|Intel Developing Data Parallel C++|
|Written by Kay Ewbank|
|Tuesday, 02 July 2019|
Intel has announced that it is developing a new programming language as part of its One API initiative. Data Parallel C++ (DPC++) will be a new direct programming language.
Intel One API is an on-going project by Intel to put together a set of developer tools providing a unified programming model that simplifies development for workloads across "diverse architectures". The underlying aim is to target Intel processing architectures including scalar processors (CPUs), vector processors (GPUs), matrix processors (AI engines), and spatial processing elements (FPGAs).
The idea is that code can be optimized for CPUS, GPUs and FGPAs without the developer having to consider the architecture while writing code.
Intel is describing DPC++ as an open, cross-industry alternative to single architecture proprietary languages. It says DPC++ offers parallel programming productivity and performance while letting developers us a familiar programming model. DPC++ is based on C++, incorporates SYCL from The Khronos Group and includes language extensions developed in an open community process.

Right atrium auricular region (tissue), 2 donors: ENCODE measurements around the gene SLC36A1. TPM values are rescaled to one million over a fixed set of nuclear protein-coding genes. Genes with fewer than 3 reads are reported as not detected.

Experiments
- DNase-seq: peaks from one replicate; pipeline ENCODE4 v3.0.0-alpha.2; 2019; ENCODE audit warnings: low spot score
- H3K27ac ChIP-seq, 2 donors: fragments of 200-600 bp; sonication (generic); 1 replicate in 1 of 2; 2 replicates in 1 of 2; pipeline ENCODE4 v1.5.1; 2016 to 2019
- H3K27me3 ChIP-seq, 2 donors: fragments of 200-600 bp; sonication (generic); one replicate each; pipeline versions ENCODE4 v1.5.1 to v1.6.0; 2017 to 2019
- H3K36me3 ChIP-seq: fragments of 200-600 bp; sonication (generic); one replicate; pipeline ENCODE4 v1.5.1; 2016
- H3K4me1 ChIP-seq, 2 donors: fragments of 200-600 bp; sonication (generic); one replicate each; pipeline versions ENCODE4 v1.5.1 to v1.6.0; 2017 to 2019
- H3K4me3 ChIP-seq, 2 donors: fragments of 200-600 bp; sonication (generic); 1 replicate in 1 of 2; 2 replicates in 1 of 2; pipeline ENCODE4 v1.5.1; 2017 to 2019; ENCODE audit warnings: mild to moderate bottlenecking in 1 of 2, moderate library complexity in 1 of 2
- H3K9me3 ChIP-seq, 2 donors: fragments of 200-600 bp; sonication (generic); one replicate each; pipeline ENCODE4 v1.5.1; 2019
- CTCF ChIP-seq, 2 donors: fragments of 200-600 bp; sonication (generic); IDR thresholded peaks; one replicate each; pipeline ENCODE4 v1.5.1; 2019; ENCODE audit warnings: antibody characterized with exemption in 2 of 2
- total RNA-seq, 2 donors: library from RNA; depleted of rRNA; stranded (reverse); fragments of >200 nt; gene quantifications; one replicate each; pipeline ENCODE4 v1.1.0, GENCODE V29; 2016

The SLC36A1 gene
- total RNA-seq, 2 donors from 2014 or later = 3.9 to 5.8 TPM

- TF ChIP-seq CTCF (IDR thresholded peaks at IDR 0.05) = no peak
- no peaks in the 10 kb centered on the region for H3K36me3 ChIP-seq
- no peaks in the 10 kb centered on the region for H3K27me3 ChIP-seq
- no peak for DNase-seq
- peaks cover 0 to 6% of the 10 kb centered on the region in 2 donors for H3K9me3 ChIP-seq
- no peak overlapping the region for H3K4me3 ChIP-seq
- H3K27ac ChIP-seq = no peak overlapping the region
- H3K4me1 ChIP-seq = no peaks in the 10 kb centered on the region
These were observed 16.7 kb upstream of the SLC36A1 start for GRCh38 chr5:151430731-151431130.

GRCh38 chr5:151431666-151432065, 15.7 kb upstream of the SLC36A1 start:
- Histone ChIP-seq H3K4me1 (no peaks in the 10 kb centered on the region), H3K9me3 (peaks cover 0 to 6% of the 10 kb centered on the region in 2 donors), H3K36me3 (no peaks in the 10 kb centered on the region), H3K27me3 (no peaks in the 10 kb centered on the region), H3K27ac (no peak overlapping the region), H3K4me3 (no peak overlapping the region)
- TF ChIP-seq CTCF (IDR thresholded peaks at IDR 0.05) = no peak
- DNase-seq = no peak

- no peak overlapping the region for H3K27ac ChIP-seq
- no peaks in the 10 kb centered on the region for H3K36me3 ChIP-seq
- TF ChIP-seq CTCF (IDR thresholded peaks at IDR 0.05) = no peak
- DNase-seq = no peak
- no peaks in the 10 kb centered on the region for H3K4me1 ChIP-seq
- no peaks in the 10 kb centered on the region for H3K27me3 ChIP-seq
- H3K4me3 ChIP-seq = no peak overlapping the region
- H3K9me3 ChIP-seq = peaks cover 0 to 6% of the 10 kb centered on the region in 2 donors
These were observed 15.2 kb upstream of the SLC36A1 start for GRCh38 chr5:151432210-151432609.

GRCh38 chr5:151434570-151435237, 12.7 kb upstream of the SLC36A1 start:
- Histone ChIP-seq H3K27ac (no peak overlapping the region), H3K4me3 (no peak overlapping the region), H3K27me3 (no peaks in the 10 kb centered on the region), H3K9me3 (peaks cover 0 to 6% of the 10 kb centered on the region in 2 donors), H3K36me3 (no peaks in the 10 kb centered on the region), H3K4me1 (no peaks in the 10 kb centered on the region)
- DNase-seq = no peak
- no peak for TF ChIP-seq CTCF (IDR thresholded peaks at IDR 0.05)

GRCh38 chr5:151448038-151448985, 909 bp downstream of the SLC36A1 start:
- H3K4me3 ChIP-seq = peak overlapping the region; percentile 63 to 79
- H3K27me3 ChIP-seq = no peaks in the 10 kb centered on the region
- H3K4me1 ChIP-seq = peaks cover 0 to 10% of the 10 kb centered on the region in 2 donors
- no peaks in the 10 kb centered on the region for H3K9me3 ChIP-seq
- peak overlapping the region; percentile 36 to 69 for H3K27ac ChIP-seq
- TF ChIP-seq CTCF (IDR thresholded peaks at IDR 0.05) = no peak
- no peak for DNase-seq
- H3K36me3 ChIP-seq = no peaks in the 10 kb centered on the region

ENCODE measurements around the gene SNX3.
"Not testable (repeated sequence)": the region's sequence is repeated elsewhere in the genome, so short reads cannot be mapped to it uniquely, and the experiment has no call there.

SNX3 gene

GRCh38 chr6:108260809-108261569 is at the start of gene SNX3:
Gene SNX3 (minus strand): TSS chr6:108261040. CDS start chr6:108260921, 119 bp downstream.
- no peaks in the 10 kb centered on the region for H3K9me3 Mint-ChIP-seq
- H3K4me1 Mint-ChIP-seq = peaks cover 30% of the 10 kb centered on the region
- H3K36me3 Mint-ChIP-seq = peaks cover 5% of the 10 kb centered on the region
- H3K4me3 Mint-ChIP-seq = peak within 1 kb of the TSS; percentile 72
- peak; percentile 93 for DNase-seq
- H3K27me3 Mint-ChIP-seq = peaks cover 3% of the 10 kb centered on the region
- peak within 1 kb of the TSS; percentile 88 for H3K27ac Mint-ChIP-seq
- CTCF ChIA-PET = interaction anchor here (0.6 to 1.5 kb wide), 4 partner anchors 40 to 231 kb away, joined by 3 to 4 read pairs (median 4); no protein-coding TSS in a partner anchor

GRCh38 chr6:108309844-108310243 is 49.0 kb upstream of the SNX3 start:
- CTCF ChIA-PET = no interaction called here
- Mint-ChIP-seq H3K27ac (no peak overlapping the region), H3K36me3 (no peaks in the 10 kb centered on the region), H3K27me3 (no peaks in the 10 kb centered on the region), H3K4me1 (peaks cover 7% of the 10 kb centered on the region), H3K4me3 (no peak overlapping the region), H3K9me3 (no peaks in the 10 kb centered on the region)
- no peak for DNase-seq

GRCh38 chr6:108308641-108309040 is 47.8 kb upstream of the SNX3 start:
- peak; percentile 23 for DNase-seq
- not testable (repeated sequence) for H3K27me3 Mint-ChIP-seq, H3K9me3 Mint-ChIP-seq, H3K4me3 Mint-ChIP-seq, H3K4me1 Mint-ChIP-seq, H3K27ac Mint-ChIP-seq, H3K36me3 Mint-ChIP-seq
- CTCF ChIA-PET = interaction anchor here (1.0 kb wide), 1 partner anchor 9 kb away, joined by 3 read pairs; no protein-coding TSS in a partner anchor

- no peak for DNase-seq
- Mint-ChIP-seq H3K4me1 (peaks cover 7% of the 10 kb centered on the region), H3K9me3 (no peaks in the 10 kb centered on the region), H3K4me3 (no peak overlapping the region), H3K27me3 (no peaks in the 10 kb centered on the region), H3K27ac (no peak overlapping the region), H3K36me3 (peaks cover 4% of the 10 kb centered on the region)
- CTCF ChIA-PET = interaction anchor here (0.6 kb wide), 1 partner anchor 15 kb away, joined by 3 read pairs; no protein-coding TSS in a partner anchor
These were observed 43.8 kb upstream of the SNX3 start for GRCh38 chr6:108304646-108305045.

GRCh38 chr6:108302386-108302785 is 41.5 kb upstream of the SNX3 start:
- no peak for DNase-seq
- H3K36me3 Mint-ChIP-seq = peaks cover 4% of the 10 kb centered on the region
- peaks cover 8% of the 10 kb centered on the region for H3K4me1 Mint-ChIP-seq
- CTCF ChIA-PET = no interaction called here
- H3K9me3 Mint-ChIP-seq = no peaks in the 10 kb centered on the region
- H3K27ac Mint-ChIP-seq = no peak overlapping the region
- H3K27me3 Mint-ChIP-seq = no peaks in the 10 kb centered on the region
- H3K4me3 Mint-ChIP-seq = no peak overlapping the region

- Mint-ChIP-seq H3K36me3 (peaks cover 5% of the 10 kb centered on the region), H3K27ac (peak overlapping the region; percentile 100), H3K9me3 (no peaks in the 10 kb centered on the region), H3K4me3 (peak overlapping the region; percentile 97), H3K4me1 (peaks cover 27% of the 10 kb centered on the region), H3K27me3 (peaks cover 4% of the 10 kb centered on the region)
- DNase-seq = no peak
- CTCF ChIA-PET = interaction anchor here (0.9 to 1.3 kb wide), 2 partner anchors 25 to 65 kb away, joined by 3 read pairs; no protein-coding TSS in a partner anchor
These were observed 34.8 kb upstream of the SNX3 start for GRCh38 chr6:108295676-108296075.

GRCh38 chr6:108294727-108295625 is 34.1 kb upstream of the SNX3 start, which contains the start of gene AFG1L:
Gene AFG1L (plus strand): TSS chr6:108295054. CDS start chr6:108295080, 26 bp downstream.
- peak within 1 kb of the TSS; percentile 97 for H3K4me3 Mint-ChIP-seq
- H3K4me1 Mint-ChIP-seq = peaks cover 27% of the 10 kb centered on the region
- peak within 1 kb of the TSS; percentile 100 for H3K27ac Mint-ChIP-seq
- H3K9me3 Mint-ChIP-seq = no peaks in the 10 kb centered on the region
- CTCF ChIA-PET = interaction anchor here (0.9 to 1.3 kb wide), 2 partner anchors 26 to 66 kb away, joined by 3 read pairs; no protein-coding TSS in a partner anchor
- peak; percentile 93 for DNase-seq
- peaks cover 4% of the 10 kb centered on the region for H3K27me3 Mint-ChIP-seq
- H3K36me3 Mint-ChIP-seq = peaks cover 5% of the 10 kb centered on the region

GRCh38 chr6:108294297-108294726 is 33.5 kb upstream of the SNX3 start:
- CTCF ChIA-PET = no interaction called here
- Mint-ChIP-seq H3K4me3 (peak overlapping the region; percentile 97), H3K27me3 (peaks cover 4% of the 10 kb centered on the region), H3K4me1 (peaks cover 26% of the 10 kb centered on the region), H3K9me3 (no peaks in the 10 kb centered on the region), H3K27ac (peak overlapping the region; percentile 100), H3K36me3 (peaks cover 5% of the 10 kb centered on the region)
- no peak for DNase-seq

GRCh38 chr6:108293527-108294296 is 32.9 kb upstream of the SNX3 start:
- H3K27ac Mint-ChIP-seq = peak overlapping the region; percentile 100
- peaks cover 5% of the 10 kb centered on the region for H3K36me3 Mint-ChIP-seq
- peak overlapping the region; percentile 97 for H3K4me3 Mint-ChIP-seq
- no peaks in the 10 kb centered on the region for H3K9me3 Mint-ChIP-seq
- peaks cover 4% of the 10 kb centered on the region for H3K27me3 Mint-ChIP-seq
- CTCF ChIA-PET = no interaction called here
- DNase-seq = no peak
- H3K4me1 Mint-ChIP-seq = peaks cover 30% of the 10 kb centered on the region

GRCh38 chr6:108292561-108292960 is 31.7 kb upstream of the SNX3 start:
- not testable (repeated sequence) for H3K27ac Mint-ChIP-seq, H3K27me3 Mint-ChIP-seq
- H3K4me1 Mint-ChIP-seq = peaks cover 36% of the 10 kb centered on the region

SYCL is The Khronos Group's Single-source Heterogeneous Programming for OpenCL. It's a cross-platform abstraction layer that builds on OpenCL so code for heterogeneous processors can be written in a single-source style using normal C++. The advantage SYCL offers is that the host and kernel code for an application to be contained in the same source file, in a type-safe way and using a cross-platform asynchronous task graph. SYCL comes with templates and generic lambda functions.
Announcing the new language, Intel also said One API will support API-based programming with libraries spanning several workload domains that benefit from acceleration. Library functions will be custom-coded for each target architecture. There will also be analysis and debug tools built on "leading analysis tools", with enhanced versions of analysis and debug tools to support DPC++ and the range of SVMS architectures.
Intel plans to release a beta version of the language, along with more details, in the fourth quarter of 2019.
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